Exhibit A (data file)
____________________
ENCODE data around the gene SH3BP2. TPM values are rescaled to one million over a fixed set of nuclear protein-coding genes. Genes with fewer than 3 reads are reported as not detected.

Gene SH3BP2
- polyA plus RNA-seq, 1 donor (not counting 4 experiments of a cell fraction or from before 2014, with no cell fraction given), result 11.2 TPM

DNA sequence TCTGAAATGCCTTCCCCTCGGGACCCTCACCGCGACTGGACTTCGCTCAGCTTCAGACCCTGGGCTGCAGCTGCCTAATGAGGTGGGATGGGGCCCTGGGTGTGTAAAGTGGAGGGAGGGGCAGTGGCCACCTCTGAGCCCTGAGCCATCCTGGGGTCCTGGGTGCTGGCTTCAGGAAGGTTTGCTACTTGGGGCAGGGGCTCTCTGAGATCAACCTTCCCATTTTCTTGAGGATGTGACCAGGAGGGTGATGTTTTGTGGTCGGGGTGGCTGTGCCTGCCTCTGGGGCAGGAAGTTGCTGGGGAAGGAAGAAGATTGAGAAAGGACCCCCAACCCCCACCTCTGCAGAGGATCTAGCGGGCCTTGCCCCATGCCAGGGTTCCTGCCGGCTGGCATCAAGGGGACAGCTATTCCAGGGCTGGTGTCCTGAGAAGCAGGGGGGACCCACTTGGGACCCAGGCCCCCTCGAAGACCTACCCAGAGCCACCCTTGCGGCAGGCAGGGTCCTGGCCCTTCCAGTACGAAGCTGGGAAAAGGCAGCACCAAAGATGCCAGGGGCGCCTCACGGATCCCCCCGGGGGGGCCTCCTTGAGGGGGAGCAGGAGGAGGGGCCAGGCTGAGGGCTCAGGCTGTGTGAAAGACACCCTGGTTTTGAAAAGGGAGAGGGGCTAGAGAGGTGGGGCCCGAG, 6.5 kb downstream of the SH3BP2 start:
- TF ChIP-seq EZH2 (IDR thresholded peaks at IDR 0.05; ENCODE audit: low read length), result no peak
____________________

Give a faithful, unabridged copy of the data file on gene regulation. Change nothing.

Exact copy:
ENCODE data around the gene SH3BP2. TPM values are rescaled to one million over a fixed set of nuclear protein-coding genes. Genes with fewer than 3 reads are reported as not detected.

Gene SH3BP2
- polyA plus RNA-seq, 1 donor (not counting 4 experiments of a cell fraction or from before 2014, with no cell fraction given), result 11.2 TPM

DNA sequence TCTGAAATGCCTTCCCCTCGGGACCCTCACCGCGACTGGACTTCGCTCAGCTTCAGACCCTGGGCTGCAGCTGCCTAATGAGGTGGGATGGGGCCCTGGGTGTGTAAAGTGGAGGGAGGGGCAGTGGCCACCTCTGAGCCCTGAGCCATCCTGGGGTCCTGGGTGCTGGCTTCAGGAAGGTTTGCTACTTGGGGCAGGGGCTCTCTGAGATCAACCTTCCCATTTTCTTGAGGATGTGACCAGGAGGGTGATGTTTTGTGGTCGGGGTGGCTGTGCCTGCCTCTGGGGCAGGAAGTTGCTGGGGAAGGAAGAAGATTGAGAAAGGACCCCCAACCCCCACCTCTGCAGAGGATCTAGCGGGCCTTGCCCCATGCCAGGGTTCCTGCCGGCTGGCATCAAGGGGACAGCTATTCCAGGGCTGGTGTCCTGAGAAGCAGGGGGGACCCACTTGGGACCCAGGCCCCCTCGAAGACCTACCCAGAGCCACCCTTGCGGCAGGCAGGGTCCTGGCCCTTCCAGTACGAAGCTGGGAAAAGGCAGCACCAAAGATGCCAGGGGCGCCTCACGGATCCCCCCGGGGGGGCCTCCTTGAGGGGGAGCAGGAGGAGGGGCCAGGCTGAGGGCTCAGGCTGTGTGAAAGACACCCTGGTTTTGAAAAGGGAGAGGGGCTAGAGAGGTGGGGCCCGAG, 6.5 kb downstream of the SH3BP2 start:
- TF ChIP-seq EZH2 (IDR thresholded peaks at IDR 0.05; ENCODE audit: low read length), result no peak